The ability to connect specific clinical challenges with focused academic innovation can be critical to the development of products that will deliver tangible patient impact. This is particularly true for medical devices, as with our revolutionary eye-drop to prevent corneal scarring and blindness.
What: Revolutionary eye-drop to prevent corneal scarring and blindness
Why: Injuries to the surface of the eye are a leading cause of visual loss, but there are few therapeutic options to modify, minimise or reverse scarring
How: Birmingham hosts the largest medical device cluster in the UK with an impressive and extensive infrastructure in addition to world class hospital trusts
Injuries to the surface of the eye as a result of burns, infections, inflammation, trauma and surgery, can cause corneal scarring and opacity – a leading cause of visual loss. There are few therapeutic options to modify, minimise or reverse scarring to maintain corneal transparency and visual function, and these are not always effective. With a global prevalence of 5.1%, the incidence of visual loss is ~8 million people/year and costs ~£150 billion/year, and the WHO has consequently made this a priority area programme to prevent world-wide blindness.
Birmingham hosts the largest medical device cluster in the UK with an impressive and extensive infrastructure in addition to world class hospital trusts, including the Institute for Translational Medicine and the new Medical Device Testing and Evaluation Centre (MD-TEC) linked to our Healthcare Technology Research Institute. Co-located with a host of clinical/academic centres of excellence focused on translational challenges – such as the NIHR Surgical Reconstruction and Microbiology Research Centre (SRMRC) – this provides academics, clinicians and industry with a perfect environment to rapidly mature their nascent technologies, provide training opportunities, and act as an integrated coordination point to bring multi-disciplinary teams together around shared challenges and opportunities.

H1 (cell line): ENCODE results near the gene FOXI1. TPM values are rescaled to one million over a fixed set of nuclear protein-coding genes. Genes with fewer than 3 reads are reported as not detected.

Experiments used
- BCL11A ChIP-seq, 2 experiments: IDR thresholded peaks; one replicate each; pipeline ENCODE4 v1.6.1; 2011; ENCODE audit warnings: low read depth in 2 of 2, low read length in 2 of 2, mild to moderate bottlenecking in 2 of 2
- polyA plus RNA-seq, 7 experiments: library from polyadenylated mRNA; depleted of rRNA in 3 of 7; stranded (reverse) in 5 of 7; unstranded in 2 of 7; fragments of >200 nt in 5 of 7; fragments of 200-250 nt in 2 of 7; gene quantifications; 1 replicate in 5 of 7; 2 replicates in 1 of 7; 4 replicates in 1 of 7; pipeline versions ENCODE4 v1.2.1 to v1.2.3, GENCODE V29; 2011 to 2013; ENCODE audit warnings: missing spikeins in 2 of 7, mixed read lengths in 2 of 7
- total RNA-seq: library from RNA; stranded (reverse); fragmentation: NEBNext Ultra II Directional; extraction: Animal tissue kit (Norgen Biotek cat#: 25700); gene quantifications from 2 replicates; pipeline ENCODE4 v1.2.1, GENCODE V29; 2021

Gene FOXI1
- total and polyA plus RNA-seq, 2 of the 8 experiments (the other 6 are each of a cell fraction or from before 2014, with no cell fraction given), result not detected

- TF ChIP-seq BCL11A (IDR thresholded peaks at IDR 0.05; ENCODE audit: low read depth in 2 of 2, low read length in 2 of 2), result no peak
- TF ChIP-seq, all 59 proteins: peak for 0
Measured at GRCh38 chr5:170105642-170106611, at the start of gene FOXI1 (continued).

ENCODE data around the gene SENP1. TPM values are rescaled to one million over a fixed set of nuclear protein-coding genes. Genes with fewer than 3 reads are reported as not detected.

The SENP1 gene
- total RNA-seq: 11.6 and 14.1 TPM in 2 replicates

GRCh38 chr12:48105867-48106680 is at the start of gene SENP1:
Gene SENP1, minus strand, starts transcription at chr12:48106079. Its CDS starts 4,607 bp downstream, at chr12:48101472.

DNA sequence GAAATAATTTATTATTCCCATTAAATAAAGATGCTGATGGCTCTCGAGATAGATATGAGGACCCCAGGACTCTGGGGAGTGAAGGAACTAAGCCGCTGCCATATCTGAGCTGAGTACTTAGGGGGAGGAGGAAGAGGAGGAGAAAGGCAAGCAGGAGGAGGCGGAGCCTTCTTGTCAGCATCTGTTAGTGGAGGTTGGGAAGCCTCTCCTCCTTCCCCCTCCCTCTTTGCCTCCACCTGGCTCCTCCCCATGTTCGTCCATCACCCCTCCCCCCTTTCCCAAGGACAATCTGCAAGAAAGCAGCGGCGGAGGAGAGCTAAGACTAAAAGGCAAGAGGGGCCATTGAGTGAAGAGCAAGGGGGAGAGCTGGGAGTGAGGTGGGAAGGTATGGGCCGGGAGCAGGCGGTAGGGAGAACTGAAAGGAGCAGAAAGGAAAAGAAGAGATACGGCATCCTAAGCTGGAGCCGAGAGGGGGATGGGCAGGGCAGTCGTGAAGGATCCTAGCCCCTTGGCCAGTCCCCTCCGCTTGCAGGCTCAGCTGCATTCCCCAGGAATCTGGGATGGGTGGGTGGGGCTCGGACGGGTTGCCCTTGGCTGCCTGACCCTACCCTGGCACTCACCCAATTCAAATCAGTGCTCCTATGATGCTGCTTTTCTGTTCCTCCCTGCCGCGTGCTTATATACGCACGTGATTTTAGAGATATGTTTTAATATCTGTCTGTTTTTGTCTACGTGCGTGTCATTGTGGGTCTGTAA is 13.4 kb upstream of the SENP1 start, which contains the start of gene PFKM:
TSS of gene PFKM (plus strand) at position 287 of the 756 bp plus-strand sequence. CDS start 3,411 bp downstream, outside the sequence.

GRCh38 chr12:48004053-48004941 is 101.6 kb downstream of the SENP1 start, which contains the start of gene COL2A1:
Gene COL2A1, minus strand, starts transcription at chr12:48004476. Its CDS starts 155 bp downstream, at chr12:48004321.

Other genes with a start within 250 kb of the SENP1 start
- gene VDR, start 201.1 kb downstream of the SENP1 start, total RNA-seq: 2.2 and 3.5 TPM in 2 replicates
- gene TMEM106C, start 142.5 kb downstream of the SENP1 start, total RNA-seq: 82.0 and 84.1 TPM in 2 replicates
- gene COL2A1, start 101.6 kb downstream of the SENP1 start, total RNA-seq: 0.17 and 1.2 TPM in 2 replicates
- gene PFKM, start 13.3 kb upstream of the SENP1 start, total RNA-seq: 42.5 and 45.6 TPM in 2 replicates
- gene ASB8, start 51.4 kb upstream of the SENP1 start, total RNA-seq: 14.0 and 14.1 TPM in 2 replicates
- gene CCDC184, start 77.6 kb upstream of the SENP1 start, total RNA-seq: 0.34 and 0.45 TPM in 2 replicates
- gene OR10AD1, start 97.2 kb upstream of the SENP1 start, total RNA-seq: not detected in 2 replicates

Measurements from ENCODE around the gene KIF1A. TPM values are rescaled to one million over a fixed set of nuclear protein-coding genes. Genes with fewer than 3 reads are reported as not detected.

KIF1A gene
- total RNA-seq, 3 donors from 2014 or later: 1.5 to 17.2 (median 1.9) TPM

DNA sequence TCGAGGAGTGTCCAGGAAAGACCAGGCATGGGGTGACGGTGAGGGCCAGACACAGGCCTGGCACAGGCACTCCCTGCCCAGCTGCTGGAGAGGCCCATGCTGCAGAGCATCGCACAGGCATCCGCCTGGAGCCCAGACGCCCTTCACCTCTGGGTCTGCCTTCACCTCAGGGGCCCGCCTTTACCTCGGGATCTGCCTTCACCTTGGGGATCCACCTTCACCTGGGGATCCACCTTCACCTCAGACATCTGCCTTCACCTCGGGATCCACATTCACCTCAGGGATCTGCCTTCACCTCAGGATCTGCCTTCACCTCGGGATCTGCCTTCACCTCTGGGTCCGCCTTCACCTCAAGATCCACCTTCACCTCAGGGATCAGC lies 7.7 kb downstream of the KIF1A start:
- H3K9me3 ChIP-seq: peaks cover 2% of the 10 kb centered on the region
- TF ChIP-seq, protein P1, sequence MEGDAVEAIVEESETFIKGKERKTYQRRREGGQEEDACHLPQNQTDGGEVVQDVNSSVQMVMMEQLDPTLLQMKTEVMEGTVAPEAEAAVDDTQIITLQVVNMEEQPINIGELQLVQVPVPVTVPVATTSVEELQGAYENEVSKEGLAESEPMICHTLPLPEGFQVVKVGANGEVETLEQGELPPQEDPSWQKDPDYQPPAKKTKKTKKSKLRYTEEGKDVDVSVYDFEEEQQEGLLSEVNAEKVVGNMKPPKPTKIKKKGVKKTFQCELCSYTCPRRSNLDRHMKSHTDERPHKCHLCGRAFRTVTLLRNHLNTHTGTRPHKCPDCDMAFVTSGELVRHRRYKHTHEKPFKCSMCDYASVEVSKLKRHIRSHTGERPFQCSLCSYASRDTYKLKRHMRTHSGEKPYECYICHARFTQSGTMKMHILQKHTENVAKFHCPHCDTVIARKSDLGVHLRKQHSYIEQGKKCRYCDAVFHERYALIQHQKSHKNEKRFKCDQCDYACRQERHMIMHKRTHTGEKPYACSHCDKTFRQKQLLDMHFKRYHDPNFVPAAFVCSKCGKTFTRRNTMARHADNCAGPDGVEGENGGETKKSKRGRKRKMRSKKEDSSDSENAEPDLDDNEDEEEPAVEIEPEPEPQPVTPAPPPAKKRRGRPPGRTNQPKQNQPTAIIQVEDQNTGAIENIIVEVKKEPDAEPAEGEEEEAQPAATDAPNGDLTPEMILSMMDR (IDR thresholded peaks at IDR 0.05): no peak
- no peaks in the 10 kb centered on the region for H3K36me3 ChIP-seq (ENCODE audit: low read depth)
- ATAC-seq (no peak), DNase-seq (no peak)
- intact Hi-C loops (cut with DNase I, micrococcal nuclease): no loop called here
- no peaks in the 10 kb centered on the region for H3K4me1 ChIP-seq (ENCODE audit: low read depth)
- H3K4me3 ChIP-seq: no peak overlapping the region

In this case, bringing together neurosciences and ophthalmology expertise with Professor Liam Grover’s healthcare technologies team led to the discovery that combining decorin and collagen results in enhanced anti-scarring bioactivities, creating a microenvironment that enables anti-fibrotic and anti-inflammatory factors to promote scarless wound healing and improve clinician and/or patient-reported visual outcomes. The combination of academic, clinical and technological expertise we were able to bring together rapidly pushed this along a translational escalator – securing over £5million through internal and external funding schemes from MRC, Wellcome Trust and NIHR to accelerate development of a synthetic, transparent, anti-scarring eye drop for the management of patients at risk of corneal scarring.
In 2018 we will lead the first in-human clinical trial to assess the treatment’s safety and efficacy in patients with microbial keratitis. This will create a unique collaboration between the University of Birmingham, Birmingham and Midland Eye Centre, Sandwell and West Birmingham Hospitals NHS Trust and the Queen Elizabeth Hospital Birmingham. The clinical trial will also help move the technology along the translational pathway towards regulatory approvals and commercial realisation. The research team has already consulted with patients, practitioners and regulatory bodies, and potential commercial partners have also registered their interest in the technology.
The anti-scarring eye drop will not only have significant positive impacts for patients, but also socio-economic impacts – patients with ocular damage will carry a reduced direct and indirect cost of treatment burden as the eye drop may be self-administered in a home and/or community setting, negating the need for prolonged hospitalisation and clinic attendance. In the not too distant future, patients will be able to access this revolutionary sight-saving eye drop to prevent the devastating consequences of corneal damage.